Last July, The Karoo Predator Project was at the 12th International Mammalogical Congress in Perth, Australia. Happening only every 4 years, the Congress provides “an important forum for professional mammalogists wishing to remain updated on the last marine and terrestrial mammal conservation topics, research concepts and techniques.”
Painting of a numbat, the Western Australian state emblem, in a car park in Freemantle.
Western grey kangaroo at Dryandra Woodland, Western Australia.
The theme of IMC12 was “Advances in mammalogy in a changing world” and encouraged discussion of future challenges and novel solutions in mammal biology, conservation and management. The Congress offered different symposia and it is under the “Advances in research and conservation of small African carnivores” that Marine gave a talk on caracals on farmland in the Karoo. The symposium was organized and chaired by Dr. Paula White from the University of California Los Angeles, USA and by Dr. Emmanuel Do Linh San from the University of Fort Hare, South Africa (more about one of their interesting projects in a future blog post).
Marine’s presentation about caracals on farmland during the IMC12 in Perth, Australia.
The Congress was a great opportunity to listen to and meet prominent international speakers. It was particularly interesting to meet Professor Claudio Sillero, Chair of the IUCN Canid Specialist Group, who talked about the biology of Canids in human-dominated landscapes. Other talks about coyotes, dingoes and African carnivores were all relevant to the Karoo Predator Project. The Congress was also a great opportunity to attend talks about other subjects.
Dr. Benjamin Allen’s presentation on dingo conservation in Australia.
Plenary speaker Prof. David Mcdonald talking about “The paradigmatic lion: From social biology to social media” at the IMC12 in Perth, Western Australia.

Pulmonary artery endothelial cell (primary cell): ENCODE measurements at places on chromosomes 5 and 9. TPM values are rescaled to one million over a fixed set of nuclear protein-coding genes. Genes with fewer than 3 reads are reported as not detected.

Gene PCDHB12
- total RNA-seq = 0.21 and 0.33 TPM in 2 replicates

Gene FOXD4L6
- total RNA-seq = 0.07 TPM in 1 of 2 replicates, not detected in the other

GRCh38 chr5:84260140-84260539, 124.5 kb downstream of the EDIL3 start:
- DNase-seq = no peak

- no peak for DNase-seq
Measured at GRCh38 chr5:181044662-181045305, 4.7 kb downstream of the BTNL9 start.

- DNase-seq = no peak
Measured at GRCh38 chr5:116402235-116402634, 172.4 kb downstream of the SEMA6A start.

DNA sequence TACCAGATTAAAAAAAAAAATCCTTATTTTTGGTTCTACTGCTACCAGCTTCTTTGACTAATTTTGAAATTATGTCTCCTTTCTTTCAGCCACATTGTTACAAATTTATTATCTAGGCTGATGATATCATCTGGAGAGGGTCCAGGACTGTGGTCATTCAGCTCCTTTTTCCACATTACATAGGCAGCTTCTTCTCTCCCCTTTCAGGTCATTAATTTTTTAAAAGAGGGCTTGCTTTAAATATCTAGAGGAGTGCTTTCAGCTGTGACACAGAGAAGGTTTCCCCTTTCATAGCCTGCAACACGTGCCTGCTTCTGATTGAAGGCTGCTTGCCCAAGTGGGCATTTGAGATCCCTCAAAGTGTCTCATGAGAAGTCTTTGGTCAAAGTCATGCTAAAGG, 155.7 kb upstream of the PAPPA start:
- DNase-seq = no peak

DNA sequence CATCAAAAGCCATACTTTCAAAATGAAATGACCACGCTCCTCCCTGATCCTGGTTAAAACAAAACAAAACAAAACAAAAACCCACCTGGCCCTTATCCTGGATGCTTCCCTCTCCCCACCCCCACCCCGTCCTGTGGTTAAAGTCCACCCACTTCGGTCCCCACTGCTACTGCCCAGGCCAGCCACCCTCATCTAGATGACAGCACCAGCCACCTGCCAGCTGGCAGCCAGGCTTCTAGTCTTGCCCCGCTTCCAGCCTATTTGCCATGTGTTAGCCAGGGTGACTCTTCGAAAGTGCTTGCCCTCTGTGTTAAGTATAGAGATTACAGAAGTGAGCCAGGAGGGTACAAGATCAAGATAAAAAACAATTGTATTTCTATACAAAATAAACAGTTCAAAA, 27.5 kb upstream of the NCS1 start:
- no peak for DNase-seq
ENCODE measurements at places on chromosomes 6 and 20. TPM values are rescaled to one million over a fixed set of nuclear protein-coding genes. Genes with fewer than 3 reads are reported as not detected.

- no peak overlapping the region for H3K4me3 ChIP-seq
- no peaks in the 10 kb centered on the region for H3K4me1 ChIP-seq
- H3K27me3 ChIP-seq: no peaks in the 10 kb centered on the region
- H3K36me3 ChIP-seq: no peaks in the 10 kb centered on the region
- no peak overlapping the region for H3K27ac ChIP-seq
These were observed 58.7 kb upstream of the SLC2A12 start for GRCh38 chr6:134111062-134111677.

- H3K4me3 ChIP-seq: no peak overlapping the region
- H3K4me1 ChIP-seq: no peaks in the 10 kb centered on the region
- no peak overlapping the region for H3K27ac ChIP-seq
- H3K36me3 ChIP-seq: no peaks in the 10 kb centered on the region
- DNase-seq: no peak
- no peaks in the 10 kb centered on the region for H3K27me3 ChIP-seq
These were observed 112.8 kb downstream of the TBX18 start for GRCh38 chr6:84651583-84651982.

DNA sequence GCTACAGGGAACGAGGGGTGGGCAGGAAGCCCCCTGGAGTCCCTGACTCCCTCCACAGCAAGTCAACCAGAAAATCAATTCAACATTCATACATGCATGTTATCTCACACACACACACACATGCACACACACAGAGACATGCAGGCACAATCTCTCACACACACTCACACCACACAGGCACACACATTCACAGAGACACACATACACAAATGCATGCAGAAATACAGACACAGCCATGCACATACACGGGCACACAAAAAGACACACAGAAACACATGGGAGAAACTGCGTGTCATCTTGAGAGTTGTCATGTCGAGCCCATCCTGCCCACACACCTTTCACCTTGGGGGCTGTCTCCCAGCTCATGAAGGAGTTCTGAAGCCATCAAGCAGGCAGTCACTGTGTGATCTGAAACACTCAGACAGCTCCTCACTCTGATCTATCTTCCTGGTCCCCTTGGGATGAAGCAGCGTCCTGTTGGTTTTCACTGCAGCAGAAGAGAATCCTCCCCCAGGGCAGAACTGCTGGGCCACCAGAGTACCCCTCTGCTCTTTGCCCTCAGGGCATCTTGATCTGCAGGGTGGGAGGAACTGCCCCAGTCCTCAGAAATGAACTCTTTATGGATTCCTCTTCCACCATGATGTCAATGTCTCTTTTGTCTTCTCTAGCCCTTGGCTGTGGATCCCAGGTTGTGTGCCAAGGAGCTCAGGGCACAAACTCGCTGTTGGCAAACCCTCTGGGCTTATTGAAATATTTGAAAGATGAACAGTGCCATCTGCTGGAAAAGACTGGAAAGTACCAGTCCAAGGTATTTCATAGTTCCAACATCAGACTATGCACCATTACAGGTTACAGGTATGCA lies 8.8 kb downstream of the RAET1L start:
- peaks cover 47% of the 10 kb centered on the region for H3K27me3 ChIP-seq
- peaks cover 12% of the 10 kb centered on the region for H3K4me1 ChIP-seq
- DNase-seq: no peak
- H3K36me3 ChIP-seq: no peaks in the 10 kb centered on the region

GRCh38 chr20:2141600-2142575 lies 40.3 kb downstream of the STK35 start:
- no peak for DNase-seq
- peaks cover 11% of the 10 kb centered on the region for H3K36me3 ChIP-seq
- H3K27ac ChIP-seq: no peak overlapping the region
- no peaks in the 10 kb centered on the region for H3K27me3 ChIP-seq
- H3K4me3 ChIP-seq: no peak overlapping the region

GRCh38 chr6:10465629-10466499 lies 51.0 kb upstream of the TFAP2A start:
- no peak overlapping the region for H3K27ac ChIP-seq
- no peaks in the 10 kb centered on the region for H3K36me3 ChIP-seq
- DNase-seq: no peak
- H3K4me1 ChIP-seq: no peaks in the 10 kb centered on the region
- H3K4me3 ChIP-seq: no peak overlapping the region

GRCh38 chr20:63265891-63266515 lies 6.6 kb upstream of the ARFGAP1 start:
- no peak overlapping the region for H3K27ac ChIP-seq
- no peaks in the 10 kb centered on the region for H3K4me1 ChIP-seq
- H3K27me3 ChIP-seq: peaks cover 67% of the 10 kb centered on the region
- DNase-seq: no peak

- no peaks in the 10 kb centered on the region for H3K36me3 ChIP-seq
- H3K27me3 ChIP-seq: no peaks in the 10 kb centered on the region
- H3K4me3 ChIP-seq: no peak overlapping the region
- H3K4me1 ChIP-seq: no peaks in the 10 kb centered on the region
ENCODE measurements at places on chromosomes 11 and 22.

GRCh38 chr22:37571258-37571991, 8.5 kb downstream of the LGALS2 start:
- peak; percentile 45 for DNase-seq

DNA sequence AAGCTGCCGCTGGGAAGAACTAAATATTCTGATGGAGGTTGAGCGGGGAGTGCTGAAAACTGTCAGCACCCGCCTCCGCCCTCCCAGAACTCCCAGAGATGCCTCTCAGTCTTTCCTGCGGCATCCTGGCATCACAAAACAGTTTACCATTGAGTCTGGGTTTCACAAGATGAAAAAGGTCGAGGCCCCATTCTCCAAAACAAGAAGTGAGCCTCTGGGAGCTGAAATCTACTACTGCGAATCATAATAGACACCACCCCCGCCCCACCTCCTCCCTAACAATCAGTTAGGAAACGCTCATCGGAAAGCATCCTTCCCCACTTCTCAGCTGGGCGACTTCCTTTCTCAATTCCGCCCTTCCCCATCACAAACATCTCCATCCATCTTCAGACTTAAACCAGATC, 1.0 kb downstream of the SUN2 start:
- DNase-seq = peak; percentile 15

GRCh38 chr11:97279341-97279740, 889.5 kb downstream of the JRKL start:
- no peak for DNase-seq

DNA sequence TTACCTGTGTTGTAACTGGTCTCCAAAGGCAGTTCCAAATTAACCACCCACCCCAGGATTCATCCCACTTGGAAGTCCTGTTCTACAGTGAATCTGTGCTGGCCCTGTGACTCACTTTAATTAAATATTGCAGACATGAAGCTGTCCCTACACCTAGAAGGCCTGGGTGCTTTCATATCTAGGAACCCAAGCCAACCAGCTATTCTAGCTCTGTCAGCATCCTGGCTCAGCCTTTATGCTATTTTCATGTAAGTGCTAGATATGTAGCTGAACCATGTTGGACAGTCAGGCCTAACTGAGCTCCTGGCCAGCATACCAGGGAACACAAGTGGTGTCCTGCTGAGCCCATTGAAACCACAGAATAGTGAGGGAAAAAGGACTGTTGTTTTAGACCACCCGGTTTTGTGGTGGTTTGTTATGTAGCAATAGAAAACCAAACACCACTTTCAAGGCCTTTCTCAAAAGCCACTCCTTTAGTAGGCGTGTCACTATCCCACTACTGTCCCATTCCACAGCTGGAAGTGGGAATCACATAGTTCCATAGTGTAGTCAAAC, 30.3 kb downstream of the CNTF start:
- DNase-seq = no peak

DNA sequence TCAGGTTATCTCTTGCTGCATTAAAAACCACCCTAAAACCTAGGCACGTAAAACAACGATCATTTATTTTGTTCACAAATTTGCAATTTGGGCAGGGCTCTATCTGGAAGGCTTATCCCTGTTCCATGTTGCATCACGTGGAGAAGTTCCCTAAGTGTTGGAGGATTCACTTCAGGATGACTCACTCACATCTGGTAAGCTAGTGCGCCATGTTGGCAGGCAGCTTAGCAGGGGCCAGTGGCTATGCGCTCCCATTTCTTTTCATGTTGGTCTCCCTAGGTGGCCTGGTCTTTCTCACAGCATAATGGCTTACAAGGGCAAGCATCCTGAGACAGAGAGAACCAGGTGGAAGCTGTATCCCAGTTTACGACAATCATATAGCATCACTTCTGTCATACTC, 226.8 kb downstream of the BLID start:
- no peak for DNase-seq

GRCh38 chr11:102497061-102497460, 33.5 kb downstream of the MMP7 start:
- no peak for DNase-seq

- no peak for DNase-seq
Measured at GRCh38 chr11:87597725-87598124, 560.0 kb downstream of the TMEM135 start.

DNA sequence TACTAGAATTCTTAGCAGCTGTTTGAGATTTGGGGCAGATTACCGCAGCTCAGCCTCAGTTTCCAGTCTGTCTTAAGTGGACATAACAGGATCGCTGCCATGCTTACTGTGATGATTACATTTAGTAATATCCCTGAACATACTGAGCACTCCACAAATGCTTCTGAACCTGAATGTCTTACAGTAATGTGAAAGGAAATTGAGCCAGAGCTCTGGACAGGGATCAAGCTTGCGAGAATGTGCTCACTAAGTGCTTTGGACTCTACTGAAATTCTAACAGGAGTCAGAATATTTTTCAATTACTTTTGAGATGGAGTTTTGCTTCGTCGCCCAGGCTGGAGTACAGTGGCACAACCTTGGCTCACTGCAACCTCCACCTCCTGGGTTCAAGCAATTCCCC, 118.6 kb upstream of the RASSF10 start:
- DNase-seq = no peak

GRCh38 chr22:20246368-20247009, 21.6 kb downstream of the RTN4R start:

Attending the IMC12 in Perth also gave the chance to explore the surroundings of Perth and to join some of the mid- and post-conference tours organized for the occasion. It was an amazing experience to meet the quokkas of Rottness Island, to visit the endangered native species breeding programme of Perth Zoo and to go on a nocturnal tour at Kanyana Wildlife Rehabilitation Centre Inc to spot woylies, bilbies and boodies (you should Google these creatures!).
Quokka on Rottness Island, Western Australia.
The post-conference tour at Dryandra Woodland, a valuable nature conservation area featuring the largest remnants of original vegetation in the Wheatbelt, was particularly interesting. Along with the other researchers, we visited the Barna Mia exclosure that aims to protect endangered native wildlife from introduced predators, we trapped for woylies and possums, and did some birdwatching. We even found the strange tawny frogmouth during the last evening of our stay! But the highlight of the tour was certainly to capture and radio-track Western Australia’s state emblem, the numbat.
Exclosure to protect endangered numbats and woylies from stray cats’ and red foxes’ predation.
The top of the fence is floppy to prevent predators from climbing on it.
The bottom of the fence is made of an anti-dig apron anchored to the ground with metal pieces.
A female numbat equipped with a radio-tracking collar. Numbats are endangered due to the predation of introduced carnivores.
The Karoo Predator Project thanks all the people who made this trip possible and who shared their experience about the incredible native Australian wildlife.